How do you judge Russia's role?
Russia is the only state that is acting legally in Syria. Syria officially asked Russia for support. No third state can intervene in a civil war even if requested by the legitimate government. Still, Russia observes the principle of proportionality in its warfare. Russia did no more than what was necessary and militarily acceptable. Proportionality is recognized here.
What role do the media play in this conflict?
We constantly hear about chemical weapons but this not corroborated by orderly arguments or evidence although the Syrian government has repeatedly demanded this. Reproaches and recriminations are hurled. Whatever does not fit the picture is suppressed. For example, when Syrian troops regained a part of east Ghouta on March 16, they found a chemical weapons factory that terrorists had operated. I read this in several alternative reports including an article by an American woman who raised these questions. This explained many things and therefore this information was repressed.
The one-sidedness of the media is blatantly manifest in the reporting on Yemen.
Yes, very little is learned about the daily war crimes and crimes against humanity. A dreadful humanitarian crisis is occurring in Yemen. Under Saudi Arabia's leadership, more than 10,000 civilians were killed and three million are in flight. But the media ignore this. Even the High Commissioner for Human Rights and the UN Human Rights Commission hardly speak about this. Instead, the High Commissioner demands that a commission be set up to investigate the situation in Venezuela.
Venezuela experiences an artificial crisis in the supply of some foods, medicines and medical equipment caused by sanctions, not a humanitarian crisis. In 2018, the High Commissioner published a report on Venezuela at the request of the General Assembly or the Human Rights Council… This turned out to be a one-sided botched job and destroyed the credibility of the office.
What can be done in the case of Venezuela?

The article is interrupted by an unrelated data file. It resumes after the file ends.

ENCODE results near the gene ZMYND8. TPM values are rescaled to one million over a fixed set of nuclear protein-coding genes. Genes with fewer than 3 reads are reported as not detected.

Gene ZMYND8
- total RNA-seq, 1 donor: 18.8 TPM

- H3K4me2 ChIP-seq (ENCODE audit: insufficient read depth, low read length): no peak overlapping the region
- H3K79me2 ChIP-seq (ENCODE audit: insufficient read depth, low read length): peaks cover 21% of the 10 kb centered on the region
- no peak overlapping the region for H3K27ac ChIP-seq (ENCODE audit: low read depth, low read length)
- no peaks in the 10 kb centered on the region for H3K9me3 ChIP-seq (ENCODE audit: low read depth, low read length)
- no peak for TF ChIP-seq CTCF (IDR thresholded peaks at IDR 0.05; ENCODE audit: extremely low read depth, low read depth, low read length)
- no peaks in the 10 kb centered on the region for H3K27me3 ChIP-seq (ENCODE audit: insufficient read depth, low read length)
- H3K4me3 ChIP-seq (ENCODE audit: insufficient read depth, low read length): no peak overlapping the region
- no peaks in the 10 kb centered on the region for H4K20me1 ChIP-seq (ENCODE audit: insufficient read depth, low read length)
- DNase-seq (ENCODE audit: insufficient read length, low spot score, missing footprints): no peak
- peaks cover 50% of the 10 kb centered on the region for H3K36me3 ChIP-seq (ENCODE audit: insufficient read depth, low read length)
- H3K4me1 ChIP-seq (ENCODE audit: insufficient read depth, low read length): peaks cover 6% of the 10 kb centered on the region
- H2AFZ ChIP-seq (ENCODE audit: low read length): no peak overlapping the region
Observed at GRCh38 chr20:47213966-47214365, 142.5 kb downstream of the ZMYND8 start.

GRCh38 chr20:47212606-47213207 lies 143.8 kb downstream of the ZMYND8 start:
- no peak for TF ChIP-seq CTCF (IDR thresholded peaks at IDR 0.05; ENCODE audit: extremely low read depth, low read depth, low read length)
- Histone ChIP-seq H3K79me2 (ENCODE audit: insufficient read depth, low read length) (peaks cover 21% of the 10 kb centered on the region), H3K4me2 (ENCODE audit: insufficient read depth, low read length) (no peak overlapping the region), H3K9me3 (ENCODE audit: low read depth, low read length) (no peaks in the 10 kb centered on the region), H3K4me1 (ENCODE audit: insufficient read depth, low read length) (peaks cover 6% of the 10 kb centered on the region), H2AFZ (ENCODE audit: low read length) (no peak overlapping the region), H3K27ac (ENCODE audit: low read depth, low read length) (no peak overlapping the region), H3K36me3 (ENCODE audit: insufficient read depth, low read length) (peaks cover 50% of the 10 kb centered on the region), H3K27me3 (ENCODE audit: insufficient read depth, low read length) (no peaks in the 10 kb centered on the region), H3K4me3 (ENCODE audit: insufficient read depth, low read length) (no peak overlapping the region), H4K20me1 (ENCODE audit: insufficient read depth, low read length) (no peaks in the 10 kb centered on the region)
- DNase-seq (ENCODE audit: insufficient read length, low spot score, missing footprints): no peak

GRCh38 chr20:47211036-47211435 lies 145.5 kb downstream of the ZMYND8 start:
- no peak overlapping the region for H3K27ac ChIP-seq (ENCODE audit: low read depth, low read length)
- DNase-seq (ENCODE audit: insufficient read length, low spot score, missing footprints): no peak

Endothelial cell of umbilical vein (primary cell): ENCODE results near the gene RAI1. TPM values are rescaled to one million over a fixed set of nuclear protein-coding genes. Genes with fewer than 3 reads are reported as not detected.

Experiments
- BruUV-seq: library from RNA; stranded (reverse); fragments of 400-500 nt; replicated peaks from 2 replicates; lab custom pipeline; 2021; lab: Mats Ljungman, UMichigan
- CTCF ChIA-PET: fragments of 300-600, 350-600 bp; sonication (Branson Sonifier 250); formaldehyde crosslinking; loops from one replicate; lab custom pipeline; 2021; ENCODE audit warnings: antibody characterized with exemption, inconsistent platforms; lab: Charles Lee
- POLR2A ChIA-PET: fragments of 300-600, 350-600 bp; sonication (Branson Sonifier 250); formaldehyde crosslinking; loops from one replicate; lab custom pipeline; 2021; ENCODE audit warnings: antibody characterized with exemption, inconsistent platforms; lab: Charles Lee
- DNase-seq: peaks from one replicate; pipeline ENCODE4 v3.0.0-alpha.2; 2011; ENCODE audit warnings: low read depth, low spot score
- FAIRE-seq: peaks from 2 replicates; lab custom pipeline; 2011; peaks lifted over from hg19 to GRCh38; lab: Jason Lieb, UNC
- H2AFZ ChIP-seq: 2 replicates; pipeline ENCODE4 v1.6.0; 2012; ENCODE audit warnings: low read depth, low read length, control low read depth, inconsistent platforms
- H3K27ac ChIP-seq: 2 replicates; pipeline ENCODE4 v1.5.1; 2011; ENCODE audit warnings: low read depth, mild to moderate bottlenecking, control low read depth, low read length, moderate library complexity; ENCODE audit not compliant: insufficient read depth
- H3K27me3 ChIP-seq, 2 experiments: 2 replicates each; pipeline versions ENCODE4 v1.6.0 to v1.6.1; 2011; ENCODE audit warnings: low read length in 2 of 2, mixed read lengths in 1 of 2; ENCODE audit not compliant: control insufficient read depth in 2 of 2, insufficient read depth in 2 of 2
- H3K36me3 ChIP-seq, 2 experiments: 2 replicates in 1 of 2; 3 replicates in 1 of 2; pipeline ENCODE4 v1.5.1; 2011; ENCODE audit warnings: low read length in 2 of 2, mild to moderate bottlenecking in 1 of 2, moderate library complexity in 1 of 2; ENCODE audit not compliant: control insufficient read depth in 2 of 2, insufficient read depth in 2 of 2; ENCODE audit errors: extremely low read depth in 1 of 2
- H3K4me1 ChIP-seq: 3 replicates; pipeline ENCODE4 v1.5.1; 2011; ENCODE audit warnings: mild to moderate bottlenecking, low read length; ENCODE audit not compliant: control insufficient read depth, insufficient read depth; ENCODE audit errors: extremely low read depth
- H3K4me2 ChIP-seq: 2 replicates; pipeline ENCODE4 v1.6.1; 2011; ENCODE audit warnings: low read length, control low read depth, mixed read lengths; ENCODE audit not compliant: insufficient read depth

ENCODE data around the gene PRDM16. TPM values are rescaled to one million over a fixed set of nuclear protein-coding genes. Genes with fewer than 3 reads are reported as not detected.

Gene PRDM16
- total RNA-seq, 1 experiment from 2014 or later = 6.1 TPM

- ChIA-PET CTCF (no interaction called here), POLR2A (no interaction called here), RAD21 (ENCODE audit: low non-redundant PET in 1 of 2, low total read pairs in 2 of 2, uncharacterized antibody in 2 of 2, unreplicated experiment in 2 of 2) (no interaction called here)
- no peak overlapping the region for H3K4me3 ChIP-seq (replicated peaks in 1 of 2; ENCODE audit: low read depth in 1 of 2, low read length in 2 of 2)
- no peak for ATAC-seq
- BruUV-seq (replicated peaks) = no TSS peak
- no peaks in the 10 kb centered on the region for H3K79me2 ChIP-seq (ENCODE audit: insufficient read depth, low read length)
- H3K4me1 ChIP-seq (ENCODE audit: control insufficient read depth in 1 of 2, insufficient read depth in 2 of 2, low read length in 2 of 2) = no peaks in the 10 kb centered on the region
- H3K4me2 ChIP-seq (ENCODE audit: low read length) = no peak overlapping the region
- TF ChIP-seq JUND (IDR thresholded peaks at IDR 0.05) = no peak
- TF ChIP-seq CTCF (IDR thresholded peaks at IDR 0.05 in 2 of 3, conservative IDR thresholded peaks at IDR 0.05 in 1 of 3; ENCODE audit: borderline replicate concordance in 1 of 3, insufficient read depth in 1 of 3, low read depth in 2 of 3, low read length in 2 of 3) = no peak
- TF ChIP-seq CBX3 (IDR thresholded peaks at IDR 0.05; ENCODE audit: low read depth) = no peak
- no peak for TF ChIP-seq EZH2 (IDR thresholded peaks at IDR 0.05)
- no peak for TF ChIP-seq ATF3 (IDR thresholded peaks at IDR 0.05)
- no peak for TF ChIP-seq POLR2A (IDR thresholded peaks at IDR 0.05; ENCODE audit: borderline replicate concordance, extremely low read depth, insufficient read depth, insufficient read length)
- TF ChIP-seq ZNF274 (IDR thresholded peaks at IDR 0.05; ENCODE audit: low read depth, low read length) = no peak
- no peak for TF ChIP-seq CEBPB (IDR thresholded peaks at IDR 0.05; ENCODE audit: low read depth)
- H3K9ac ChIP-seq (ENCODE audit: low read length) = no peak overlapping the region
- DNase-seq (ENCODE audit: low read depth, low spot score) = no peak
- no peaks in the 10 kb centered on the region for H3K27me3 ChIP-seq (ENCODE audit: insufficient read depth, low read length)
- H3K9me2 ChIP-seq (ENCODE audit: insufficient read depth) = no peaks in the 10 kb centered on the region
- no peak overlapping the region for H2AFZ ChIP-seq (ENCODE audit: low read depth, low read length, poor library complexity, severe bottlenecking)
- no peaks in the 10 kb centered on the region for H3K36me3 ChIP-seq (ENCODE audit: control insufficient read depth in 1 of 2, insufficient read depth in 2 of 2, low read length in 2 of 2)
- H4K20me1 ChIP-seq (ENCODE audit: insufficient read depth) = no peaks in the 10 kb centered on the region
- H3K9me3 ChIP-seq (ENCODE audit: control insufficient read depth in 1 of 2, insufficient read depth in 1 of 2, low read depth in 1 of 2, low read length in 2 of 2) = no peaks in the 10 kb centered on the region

Russia and China should bring this before the Security Council under the aspect of the constant threat to Venezuela that is part of a tradition of aggressions since 1999. The General Assembly should also pass a resolution similar to the resolutions condemning the US sanctions against Cuba. The same thing should now happen to Venezuela. There are certainly enough votes for that. If the nonaligned and the group of 77 unite, there would be more than enough states to pass this resolution.
Oil is the reason for the threats and aggressions. In 2003, Iraq was torn apart to steal its oil. Libya was next in line in 2011. What is now happening with the largest oil reserves of the world in Venezuela? Aggression must be prevented through information, outrage and the will of resistance.
What must the resolution contain?
The sanctions should be declared a crime against humanity. The General Assembly resolution should declare: Children dying of malnutrition and people dying for lack of cancer therapies and medicines against malaria and diabetes are killings. The states causing this must be punished, pay reparations and be criminally prosecuted before the International Criminal Court. The General Assembly could order this. It could also demand an expert opinion from an international tribunal on the question: Are sanctions that kill a crime against humanity? I believe this international tribunal would have to conclude sanctions kill if this question were raised by the General Assembly to the level of an international tribunal.
"The US is the gravedigger of international law," http://portland.indymedia.org/en/2019/05/437527.shtml
Prof. Stefan Talmon is the director of the Institute for International Law at the University of Bonn
The US collaboratively built international law and its institutions and had an authoritative influence for more than 100 years. Today, the US is (1) turning away from rule-based international law, (2) violating individual norms of international law, and (3) openly undermining the legal order under international law.
The US under President Trump shows an unparalleled contempt for international law with its recognition of Israeli sovereignty over the Syrian Golan Heights.
VENEZUELA AND INTERNATIONAL LAW
What does International Law Say about Economic Boycotts, Political Interventions, and Threats against Maduro?
By Urs P. Gasche
[This article published on Feb 5, 2019, is translated abridged from the German on the Internet, www.infosperber.ch.]
International law professors explain that a military incursion of the US would violate the UN Charter. Trump's security advisor John R. Bolton is already glad US oil companies could soon invest and produce oil in Venezuela.